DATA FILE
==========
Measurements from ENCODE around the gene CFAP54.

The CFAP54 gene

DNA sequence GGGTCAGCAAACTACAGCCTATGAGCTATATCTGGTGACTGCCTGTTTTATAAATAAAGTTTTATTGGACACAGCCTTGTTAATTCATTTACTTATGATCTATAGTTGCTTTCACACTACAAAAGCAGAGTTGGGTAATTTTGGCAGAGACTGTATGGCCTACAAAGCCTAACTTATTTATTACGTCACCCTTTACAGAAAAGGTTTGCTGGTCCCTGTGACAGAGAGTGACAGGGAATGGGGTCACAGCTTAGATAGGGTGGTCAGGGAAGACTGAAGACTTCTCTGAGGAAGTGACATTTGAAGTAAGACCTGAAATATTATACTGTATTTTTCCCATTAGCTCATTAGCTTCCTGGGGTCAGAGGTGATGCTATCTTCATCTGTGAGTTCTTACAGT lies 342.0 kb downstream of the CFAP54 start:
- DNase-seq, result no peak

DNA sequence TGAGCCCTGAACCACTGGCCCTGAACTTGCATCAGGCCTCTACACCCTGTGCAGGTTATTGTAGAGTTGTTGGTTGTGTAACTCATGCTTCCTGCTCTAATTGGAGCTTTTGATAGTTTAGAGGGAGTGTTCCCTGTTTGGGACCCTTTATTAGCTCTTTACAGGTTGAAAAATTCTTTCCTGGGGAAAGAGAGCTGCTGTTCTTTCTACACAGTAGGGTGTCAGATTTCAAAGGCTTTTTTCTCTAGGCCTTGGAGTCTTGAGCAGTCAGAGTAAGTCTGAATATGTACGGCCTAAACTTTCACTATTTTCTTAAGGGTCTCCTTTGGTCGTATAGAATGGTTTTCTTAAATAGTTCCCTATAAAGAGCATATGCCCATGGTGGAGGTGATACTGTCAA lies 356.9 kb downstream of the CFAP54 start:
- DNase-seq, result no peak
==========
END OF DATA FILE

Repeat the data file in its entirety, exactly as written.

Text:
Measurements from ENCODE around the gene CFAP54.

The CFAP54 gene

DNA sequence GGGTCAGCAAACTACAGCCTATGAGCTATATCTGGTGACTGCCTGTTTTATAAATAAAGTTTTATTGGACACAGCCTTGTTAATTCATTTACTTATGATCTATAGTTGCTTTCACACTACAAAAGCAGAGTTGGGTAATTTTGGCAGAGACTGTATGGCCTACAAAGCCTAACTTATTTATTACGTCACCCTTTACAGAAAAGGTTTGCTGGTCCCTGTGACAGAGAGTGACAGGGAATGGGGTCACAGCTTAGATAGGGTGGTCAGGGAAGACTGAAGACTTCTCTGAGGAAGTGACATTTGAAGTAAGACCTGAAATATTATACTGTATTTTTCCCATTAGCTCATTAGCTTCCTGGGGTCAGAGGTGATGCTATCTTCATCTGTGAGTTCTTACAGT lies 342.0 kb downstream of the CFAP54 start:
- DNase-seq, result no peak

DNA sequence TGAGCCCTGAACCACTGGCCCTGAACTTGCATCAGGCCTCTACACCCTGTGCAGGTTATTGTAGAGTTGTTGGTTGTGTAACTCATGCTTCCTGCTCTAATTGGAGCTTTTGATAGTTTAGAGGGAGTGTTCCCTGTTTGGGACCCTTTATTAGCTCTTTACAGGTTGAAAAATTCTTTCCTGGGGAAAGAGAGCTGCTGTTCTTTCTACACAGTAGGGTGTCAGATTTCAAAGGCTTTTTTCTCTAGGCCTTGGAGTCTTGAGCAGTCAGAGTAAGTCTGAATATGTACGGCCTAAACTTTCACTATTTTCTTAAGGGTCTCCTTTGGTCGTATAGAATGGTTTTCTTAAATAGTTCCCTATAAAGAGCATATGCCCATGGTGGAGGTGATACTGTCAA lies 356.9 kb downstream of the CFAP54 start:
- DNase-seq, result no peak